But romance has to get it right, which can be tricky. As much as I love romance, I can be a very picky romance reader. falls I've come across many books that have romance in them, but I feel like the romance falls flat. So I've been thinking about what makes a romance work. If a romance is going to get it right (for me at least), I think it needs to avoid these things:
-I really really hate "love at first sight" that never develops beyond that. No more of these stories where the characters see each other and are immediately have a "connection" all based on the other persons hotness.
-Relationships need to develop beyond making out. If the characters spend all their time making out and staring into each other's eyes and then three days later are saying "I love you"-I'm not buying it.
-Stop confusing "lust" with "love." So many romances are lust based, with the characters never getting beyond that lustful stage. Yes, I know it's YA and they are teens and hormones are raging, but really can we move on from that and actually have a deep meaningful relationship?
-I know bad boys are all the rage, but can't there be some love for the nice nerdy guys once in awhile? Why do most love triangles involve a sweet (and sometimes nerdy) best friend, and dark mysterious bad boy-with the dark mysterious bad boy winning?
Basically, for a romance to work for me, it has to have a believable romance. I need the characters to hang out, get to know other, experience the awkwardness of dating (especially the awkwardness of dating in the teen years!), and ultimately fall for each. For a romance to work for me, I need to fall in love with the love interest, not just be a bystander watching the characters lust and pine. I need to know what it is about these characters that make them fall for each other and if I come away from a book with a book crush, even better!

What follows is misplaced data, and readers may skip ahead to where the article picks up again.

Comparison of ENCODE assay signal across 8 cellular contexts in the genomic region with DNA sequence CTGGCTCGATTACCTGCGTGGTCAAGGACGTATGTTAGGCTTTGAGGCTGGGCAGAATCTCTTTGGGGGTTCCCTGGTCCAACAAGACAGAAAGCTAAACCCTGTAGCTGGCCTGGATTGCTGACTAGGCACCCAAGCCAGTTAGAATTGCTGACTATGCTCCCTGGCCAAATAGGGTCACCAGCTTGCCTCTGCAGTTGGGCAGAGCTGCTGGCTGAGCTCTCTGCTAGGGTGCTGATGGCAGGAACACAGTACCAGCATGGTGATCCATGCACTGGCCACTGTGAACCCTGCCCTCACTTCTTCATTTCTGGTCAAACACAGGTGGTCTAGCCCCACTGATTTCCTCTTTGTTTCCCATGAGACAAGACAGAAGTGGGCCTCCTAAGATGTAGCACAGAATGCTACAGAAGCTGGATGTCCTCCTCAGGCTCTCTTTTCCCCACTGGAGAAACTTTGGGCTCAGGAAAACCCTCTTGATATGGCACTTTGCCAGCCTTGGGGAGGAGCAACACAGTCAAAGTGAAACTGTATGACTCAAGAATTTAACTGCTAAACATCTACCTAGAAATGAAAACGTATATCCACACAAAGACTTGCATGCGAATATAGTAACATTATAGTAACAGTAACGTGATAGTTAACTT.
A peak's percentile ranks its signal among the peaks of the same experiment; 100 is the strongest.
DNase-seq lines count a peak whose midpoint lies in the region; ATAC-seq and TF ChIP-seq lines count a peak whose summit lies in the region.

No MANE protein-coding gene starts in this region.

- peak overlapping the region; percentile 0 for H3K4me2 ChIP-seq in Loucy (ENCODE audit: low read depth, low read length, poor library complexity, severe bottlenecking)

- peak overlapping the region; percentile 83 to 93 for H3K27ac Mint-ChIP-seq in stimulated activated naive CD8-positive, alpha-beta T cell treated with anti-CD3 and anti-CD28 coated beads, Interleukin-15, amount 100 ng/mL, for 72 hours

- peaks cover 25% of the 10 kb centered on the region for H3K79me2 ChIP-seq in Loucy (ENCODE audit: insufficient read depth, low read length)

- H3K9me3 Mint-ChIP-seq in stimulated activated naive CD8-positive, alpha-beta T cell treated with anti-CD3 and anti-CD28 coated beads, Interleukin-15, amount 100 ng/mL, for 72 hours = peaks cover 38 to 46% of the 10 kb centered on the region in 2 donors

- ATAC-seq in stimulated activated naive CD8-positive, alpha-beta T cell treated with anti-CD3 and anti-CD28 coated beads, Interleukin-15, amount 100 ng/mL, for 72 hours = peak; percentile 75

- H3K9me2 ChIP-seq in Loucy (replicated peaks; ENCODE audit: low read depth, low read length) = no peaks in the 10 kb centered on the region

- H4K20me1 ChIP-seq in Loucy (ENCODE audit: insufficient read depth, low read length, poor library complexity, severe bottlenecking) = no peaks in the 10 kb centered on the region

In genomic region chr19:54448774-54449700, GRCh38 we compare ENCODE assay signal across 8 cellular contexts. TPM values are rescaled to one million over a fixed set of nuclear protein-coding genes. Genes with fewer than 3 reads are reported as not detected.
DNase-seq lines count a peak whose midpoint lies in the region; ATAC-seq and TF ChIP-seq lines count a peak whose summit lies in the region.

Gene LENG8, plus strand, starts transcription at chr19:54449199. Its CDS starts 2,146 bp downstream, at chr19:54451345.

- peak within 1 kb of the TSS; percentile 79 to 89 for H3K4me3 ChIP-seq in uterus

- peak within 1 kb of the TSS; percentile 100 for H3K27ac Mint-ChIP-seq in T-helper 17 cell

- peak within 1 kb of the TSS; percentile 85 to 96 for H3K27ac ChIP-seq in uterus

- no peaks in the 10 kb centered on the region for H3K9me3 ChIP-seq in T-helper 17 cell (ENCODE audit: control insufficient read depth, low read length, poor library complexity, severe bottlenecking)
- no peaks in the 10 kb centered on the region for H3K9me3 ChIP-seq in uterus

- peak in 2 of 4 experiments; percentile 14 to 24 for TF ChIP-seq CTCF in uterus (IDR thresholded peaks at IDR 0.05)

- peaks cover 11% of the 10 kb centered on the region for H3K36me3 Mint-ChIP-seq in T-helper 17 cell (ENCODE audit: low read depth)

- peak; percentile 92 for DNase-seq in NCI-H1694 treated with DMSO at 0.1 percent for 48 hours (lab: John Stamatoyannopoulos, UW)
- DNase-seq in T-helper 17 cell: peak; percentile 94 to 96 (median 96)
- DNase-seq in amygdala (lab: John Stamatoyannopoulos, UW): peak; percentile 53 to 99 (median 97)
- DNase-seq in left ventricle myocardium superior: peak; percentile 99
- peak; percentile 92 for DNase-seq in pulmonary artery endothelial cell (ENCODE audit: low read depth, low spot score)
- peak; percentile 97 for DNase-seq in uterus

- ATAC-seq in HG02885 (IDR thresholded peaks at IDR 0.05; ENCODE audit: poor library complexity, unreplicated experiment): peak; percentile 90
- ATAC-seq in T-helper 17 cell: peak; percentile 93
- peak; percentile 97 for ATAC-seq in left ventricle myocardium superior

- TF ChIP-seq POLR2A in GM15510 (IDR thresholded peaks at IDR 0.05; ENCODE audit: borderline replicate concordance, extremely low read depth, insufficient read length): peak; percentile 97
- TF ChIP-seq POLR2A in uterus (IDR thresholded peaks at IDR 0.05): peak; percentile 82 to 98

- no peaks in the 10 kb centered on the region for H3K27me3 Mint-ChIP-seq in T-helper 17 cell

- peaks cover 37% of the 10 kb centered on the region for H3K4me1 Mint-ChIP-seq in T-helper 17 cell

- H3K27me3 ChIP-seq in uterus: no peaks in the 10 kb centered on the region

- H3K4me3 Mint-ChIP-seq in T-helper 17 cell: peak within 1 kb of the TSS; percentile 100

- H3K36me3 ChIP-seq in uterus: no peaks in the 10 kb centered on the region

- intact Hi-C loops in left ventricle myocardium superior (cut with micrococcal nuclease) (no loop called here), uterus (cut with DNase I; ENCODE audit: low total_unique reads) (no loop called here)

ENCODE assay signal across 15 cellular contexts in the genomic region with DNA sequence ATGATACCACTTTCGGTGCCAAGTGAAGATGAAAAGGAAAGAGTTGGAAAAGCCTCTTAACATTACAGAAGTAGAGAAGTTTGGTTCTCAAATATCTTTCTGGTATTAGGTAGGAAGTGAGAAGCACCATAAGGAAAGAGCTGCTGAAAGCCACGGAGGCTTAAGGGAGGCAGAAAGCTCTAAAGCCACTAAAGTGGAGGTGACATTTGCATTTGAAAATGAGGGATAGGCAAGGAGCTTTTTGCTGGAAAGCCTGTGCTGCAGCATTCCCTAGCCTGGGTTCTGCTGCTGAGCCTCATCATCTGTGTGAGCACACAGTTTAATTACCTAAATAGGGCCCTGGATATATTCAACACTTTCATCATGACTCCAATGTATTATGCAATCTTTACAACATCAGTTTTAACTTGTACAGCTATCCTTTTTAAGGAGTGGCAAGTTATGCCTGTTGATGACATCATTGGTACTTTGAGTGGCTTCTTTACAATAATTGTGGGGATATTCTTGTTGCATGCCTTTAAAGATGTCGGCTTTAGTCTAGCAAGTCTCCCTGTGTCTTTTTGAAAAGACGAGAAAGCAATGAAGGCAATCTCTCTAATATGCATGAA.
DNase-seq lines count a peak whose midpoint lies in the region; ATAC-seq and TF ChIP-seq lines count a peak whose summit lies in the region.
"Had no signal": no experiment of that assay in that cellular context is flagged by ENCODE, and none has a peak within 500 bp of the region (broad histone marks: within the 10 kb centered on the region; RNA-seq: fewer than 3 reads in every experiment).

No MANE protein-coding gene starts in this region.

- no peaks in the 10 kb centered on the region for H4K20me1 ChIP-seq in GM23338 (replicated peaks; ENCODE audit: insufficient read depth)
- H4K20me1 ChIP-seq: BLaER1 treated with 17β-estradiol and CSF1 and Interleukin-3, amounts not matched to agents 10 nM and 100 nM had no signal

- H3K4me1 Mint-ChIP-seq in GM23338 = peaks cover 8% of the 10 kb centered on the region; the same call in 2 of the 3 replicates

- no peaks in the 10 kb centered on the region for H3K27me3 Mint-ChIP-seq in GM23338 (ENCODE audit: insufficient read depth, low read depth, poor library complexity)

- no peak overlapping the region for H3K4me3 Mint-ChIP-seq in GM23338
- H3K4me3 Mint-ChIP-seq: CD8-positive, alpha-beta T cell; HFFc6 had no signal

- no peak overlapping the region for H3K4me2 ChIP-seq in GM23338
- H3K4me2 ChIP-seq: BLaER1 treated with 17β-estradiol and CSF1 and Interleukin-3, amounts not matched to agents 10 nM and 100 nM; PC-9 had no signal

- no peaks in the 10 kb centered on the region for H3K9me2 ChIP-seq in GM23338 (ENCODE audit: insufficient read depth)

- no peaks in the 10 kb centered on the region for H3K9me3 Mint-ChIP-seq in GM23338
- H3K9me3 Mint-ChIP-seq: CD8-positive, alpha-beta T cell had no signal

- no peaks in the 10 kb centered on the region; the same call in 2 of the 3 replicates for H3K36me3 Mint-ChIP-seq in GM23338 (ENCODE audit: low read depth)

So who do I think gets romance right?
-Elizabeth Scott-especially with Something, Maybe. I fell hard for Finn and loved the way the relationship developed between Hannah and Finn.
-Meg Cabot-gotta love The Princess Diaries Michael and Mia and the slow friendship turned crush turned to romance
-Pretty much anything by Sarah Dessen-she knows how to write realistic contemporary romance!
-Perfect Chemistry by Simone Elkeles-not only does she manage to pull off an incredibly steamy hot romance, the characters have more depth than each one thinks and their growth from hate to understanding to love makes it totally swoon worthy
-Graceling by Kristin Cashore-Katsa and Po don't start out in a romantic relationship-that element grows as their friendship grows and I have a soft spot for friends turned love interest-friendship is the best basis for a relationship! (Plus, when it does turn to romance, it's so hot because their friendship is so deep)
-Lovestruck Summer by Melissa Walker-a swoon worthy romance because the characters relationship is one that turns from annoyance to romance-and it has a very realistic feel to it (I love that Melissa didn't sugarcoat the ending too-she kept it real!)
And when in doubt, go to the ultimate romance comparison: Anne and Gilbert:
I mean, they had how many books to develop their relationship? They aren't even really romantic interests until book three!! Sure, Gilbert teased Anne and we all know it's because he likes her, and yes, we know Anne's indifference really is her hiding her love for him. But they take time to work things out, develop a friendship, and when they actually come together we the readers have fallen so in love with them and we can't help but cheer for them to be together at last!
So who gets romance right for you? What makes a romance work or not work?